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* Mixes 2019 en 5.1 y estéreo de Steven Wilson en resolución 24/96 (por primera vez) * Edición maestra original de la mezcla de álbumes de 1969 en estéreo 24/96. * Un álbum alternativo completo que comprende mezclas de 2019 de Steven Wilson * El material adicional de un álbum adicional tomado de tomas de estudio * Un conjunto de mezclas instrumentales de 2019 y el fragmento superviviente de imágenes en blanco y negro de Hyde Park en 1969.

Notas sobre lo anterior1. Toma de los estudios Morgan de junio de 1969 con sobregrabaciones vocales de Greg Lake de Wessex de agosto de 1969 y sobregrabaciones de Mel Collins y Jakko Jakszyk de agosto de 20192. Mezcla alternativa de 20193. Versión a dúo, máster completo, mezcla de 20194. Voces aisladas/resaltadas, mezcla de 20195. Toma alterna, mezcla de 20196. Toma 1, 2019 mix7. Estudios Morgan, toma de junio de 1969, mezcla de 2019

1. Sesión de viento (mezcla estéreo de 2019)2. 21st Century Schizoid Man (versión del trío, mezcla de 2019)3. I Talk to the Wind (Versión en estudio, mezcla de 2019)4. Epitaph (Pista de acompañamiento, mezcla de 2019)5. Moonchild (Edición del álbum, mezcla de 2009)6. The Court of the Crimson King (Toma 3, mezcla de 2009)7. 21st Century Schizoid Man (toma de los estudios Morgan, junio de 1969)8. The Court of the Crimson King (part 1) (Cara del single, 1969)9. The Court of the Crimson King (part 2) (cara b del single, 1969)

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A scarcity of miracles

To produce the album, the band had Tony Clarke, who had worked with the Moody Blues. But it seems that Clarke had trouble understanding what the King Crimson guys wanted to do, so he left the project, and the band itself took over the production work. Barry Godberg, a friend of Pete Sinfield’s, and a computer programmer by trade, was in charge of the iconic album cover. Inspired by the band’s sound, he drew the face of a horrified man, mouth and eyes wide open with a blood-curdling expression of terror.

21st Century Schizoid Man: Declaration of principles of the album. Authentic musical bomb that combines elements of rock and jazz, with a very long and brainy guitar solo, chaotic passages of saxophone and drums, distorted voices that speak, cryptically, about the Vietnam War and consumerism. The end of the song is impressive.

I Talk To The Wind: Beastly counterpoint to the first song. Quiet and bucolic melody, where the flutes and the now sweet voice of Greg Lake take us to a kind of false peace where a desperate man talks to the wind about the confusion and disillusionment around him, but the wind does not listen, the wind cannot listen.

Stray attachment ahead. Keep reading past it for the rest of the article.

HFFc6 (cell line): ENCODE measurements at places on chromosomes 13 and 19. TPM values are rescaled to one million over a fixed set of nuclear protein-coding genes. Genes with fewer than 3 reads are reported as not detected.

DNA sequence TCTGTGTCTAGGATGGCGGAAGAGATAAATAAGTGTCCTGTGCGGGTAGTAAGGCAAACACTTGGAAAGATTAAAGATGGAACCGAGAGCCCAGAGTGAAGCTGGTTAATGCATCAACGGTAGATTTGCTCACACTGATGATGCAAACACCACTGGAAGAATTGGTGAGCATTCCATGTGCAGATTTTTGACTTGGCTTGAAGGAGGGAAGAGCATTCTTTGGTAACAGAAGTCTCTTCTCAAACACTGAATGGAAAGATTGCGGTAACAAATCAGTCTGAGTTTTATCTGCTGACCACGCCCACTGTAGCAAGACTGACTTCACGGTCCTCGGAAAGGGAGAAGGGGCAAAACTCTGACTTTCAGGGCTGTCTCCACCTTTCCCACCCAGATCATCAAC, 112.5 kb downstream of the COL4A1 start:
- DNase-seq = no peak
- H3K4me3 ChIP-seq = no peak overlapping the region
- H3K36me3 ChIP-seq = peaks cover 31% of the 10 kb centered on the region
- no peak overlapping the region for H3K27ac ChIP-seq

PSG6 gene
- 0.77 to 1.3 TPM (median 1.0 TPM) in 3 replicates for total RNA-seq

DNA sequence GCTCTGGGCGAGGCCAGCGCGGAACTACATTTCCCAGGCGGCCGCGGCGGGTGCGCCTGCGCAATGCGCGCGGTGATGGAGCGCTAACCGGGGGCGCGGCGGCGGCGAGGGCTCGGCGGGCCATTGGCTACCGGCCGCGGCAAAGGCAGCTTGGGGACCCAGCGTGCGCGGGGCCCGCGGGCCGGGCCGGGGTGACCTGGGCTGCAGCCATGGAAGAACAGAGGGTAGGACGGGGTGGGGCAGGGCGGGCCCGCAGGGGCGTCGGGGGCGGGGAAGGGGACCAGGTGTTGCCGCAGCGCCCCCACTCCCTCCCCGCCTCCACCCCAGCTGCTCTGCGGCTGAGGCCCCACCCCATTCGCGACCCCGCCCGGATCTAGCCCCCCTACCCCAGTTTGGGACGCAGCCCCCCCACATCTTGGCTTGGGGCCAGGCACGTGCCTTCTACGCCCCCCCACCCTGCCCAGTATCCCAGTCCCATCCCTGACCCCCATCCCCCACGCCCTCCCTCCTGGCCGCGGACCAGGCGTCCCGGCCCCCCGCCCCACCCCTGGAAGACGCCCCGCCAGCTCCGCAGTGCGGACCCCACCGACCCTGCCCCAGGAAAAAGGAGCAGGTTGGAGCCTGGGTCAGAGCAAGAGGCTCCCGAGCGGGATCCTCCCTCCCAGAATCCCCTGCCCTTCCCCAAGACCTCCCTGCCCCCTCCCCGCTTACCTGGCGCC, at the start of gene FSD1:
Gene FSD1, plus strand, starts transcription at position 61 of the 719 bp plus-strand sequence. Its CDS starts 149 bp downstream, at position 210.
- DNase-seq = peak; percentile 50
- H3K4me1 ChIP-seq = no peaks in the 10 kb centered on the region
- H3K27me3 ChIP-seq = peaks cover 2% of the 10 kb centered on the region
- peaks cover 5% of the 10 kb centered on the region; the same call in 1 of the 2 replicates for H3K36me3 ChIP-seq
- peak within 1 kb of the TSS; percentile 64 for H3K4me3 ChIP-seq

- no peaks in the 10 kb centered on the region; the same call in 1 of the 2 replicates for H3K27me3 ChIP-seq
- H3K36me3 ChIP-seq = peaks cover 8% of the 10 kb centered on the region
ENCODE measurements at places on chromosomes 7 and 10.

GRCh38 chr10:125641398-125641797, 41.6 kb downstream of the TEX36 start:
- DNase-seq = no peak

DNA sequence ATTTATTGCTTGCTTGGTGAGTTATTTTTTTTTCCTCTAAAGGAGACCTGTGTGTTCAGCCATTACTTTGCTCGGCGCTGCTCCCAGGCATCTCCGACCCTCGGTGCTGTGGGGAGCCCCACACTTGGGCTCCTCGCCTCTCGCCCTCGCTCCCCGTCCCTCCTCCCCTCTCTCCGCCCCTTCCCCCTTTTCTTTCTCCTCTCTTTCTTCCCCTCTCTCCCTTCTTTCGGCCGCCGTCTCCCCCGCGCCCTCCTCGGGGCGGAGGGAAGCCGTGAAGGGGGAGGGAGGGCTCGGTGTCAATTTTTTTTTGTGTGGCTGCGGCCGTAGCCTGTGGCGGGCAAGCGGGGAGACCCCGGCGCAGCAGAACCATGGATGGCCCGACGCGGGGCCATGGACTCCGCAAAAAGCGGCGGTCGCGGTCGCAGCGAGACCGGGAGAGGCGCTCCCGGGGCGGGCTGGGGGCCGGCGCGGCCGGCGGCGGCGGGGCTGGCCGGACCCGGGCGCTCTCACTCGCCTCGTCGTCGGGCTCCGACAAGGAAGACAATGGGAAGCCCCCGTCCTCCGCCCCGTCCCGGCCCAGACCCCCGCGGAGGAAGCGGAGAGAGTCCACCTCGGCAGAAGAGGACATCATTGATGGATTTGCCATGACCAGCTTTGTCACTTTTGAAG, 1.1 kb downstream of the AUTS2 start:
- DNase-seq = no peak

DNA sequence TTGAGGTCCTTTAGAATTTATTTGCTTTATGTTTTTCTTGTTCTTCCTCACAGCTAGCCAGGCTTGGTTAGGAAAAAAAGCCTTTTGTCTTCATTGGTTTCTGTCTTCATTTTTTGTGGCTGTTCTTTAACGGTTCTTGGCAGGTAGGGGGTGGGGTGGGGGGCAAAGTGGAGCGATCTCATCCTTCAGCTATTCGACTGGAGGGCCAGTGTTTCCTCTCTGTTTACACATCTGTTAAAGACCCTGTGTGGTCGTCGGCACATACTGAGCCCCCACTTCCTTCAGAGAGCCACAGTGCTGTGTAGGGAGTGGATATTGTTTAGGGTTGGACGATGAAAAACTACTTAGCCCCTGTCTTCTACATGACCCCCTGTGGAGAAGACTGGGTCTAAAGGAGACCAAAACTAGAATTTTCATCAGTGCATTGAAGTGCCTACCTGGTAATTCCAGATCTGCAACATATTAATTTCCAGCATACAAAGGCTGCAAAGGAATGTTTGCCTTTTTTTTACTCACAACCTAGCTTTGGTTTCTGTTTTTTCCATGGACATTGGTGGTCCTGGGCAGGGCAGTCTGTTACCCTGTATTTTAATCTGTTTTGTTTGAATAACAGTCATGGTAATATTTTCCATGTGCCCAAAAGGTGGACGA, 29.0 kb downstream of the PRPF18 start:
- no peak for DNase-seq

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Radical action to unseat the…

The warm reception of the band led to the recording of Discipline (1981), with a polyrhythmic, complex and supposedly atonal sound, in which the different personalities of the group came to the surface. We can consider this work as one of the first in history to amalgamate different styles, a fusion product.

The idea had its continuity in Beat (1982), which includes one of the few radio hits of the group, Heartbeat, and Three of a perfect pair (1984), album that shows in its first side a friendly and accessible vision, even with funky touches, in front of another one in which improvisation and the Frippian universe reach their maximum splendor.

We find ourselves before a necessary and uncompromising group, in continuous movement, that led rock to sublime moments, endowed with a personal and unrepeatable sound based on constant transformation and virtuosity as elements of transgression, of contempt for labels, of repudiation of clichés. Those who accuse progressive rock of being grandiloquent and empty, vacuous and overbearing, have the opportunity to approach a complex, consistent and resounding work, at the same time polysemic, a microcosm to which we are all invited, swinging on the penetrating strings of Fripp’s universe.

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Europa europa (with robe…

Minutes after 7 p.m., the band took the stage, to begin a witty dialogue between the three drummers that make up this incarnation of King Crimson. From right to left from the audience’s point of view: Gavin Harrison, Jeremy Stacey and Pat Matelotto. It was not a display of virtuosity – that would come later – but rather an exhibition of how the triad of percussionists complement each other, arranged at the front of the stage at a lower level than the rest of the band, which is up top with Robert Fripp on the right, followed by Jakko Jakszyk, Tony Levin and Mel Collins. An ideal line-up to walk through the different stages of the group, with members from different periods, among which the oldest -not counting Fripp, obviously- is the flutist and saxophonist Collins.

Por Pablo Zamora Sánchez

Hi! Soy Pablo Zamora Sánchez, copywriter. En mi blog escribo sobre las últimas novedades del momento.